Ground Water

Urban

Landscaping

Plant Growth & Composition

Water Use

Residential

Consumption

Soil Erosion Resistance

Industrial

Production

Water Table

Agricultural

Production

Services

Air Quality

Water Quality

san pedro general conceptual model water example modified from havstad et al 2007

Cultural

Provisioning

Supporting

Regulating

San Pedro General Conceptual Model (Water Example)(modified from Havstad et al., 2007)

Climate

Change

Urbanization

Mesquite

Management

Fisheries

Semi-Arid Watershed

Recreation

ET

Infiltration

Runoff

Wildlife Habitat

Surface Water

Shallow

Microclimate

Modification

Ground Water

Urban

Landscaping

Water Use

Water Use

Residential

Consumption

Industrial

Production

Water Table

Agricultural

Production

Services

Water Quality

Stressor

Scenarios

WQ

downstream

Baseflow

downstream

Surface flow

downstream

Service

Transfers

how do we value ecosystem services
How Do We Value Ecosystem Services?
  • Monetary and non-monetary valuation
    • Non-monetary does not exclude quantifying or formalizing values
    • Monetizing can be simple (e.g., market price for carbon) to complex (e.g., contingent valuation surveys)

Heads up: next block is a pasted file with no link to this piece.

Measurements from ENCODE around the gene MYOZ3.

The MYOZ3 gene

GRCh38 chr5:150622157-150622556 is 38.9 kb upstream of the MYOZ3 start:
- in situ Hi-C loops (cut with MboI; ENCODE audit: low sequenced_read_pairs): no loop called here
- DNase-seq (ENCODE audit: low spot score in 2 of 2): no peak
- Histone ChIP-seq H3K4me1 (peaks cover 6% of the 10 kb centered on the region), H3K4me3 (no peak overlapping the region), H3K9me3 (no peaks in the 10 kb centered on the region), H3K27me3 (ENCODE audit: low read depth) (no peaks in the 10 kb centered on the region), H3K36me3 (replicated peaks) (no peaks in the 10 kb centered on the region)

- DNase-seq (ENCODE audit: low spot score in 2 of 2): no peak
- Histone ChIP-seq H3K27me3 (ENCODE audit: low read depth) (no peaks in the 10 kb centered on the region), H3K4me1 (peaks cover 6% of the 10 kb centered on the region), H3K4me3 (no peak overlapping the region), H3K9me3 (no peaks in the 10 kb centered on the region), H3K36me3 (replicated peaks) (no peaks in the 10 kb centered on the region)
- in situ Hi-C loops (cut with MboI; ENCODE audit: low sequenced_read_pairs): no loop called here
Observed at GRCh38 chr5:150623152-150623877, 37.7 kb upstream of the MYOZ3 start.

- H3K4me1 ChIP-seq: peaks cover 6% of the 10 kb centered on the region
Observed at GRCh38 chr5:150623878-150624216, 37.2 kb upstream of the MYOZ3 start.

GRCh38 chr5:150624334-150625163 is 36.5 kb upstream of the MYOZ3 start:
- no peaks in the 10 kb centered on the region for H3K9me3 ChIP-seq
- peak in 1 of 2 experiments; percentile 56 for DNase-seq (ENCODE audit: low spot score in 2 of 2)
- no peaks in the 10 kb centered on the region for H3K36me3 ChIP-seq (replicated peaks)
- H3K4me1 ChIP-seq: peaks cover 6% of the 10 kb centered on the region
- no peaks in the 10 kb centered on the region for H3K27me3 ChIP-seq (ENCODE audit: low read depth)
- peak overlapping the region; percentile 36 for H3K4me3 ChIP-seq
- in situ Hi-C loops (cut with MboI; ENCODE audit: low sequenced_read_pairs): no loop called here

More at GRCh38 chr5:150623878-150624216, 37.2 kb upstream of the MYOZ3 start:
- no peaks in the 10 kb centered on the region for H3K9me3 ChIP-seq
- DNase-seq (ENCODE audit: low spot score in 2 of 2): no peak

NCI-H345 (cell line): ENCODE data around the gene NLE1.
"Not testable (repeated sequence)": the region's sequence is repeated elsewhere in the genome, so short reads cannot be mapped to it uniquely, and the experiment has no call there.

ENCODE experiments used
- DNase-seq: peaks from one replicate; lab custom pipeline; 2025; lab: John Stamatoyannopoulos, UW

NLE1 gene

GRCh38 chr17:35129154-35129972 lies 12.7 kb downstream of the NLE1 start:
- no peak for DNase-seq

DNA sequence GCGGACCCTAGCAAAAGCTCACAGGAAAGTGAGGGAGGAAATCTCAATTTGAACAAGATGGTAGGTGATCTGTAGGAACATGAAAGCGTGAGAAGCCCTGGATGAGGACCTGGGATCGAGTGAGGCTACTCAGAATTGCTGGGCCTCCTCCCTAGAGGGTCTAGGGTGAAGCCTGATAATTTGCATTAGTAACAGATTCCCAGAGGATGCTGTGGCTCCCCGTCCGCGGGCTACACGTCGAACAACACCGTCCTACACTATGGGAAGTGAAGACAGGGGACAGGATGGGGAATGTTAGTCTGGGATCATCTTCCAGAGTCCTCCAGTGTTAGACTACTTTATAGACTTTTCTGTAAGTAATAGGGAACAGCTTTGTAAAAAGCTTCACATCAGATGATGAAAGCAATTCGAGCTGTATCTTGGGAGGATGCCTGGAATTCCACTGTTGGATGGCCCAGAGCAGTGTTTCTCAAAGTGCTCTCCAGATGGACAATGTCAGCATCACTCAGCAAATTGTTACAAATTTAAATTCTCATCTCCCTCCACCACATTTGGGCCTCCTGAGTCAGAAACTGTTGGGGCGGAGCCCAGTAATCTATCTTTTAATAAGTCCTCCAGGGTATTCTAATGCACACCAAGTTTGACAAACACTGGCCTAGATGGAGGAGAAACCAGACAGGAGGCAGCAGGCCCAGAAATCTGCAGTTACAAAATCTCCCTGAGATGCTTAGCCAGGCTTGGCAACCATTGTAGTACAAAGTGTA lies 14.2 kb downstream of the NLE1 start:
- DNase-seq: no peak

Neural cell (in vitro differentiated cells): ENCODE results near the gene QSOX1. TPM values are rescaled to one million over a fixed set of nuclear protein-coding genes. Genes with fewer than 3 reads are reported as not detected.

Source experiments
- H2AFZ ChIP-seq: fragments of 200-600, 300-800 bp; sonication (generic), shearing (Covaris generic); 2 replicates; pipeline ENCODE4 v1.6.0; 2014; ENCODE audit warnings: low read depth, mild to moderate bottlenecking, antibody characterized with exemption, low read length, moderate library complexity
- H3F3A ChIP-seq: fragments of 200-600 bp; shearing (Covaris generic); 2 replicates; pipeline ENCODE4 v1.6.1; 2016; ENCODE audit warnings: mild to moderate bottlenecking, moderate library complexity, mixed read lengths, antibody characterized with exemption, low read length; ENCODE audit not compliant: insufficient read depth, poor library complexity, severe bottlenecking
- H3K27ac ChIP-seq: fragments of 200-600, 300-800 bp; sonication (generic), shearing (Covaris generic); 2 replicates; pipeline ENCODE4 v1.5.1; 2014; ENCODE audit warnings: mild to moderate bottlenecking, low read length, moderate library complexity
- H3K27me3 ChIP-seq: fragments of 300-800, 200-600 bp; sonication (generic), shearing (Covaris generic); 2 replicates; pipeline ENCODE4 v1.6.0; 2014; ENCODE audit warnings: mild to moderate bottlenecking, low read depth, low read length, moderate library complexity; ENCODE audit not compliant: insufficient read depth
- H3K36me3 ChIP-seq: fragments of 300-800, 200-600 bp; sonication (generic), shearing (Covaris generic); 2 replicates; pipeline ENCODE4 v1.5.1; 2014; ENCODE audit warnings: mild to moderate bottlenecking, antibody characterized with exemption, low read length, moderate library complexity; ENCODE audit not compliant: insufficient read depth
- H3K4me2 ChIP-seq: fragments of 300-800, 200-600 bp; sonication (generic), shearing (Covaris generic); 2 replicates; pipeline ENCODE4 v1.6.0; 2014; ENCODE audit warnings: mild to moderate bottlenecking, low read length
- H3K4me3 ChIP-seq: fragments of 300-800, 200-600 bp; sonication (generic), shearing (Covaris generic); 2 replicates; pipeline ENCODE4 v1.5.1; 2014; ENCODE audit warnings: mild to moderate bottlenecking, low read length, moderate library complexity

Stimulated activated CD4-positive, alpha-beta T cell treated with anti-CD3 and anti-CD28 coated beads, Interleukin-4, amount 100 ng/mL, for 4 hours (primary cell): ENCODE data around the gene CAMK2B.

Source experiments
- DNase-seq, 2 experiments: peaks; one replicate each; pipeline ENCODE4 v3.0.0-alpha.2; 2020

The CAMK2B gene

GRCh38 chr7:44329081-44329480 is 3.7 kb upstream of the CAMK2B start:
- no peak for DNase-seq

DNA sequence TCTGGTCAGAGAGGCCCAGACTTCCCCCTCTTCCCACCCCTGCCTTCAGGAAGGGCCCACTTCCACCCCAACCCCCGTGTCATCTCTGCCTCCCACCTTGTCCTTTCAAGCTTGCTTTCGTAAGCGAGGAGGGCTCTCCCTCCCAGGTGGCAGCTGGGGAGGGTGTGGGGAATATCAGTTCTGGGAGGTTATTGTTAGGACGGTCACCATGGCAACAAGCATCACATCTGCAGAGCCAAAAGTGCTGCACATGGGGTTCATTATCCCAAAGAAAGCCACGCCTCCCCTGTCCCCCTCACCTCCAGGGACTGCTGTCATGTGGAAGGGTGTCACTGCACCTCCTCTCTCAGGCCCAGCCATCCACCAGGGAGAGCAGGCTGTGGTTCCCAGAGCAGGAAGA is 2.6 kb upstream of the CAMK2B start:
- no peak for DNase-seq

• Methods
    • Primary valuation: conduct original study on economic value of ecosystem services
    • Benefit transfer: apply value estimates from an existing study to the site of interest
  • Tools
    • Numerous tools have been developed in response to growing interest in ecosystem service valuation
    • This study examined two: InVEST and ARIES
invest integrated evaluation of ecosystem services and tradeoffs
InVEST: Integrated Evaluation of Ecosystem Services and Tradeoffs
  • InVEST is a family of free tools to map and value ecosystem goods and services
  • Runs in ArcGIS
  • Developed by the Natural Capital Project (WWF, TNC, Stanford University, and University of Minnesota)
aries artificial intelligence for ecosystem services
ARIES: Artificial Intelligence for Ecosystem Services
  • ARIES is a free application for mapping and valuing ecosystem services
  • Web-based application
  • Incorporates probability estimates and maps flows of services
  • Funded by NSF; developed by a consortium including UNEP, University of Vermont, and Conservation International
criteria for evaluating tools methods
criteria for Evaluating tools/methods
  • Does it measure ecosystem services or ecological processes?
  • Time requirements?
  • Open source: requirements for hiring consultants vs. using trained staff internally?
  • Current level of development?
  • Scalability & generalizability?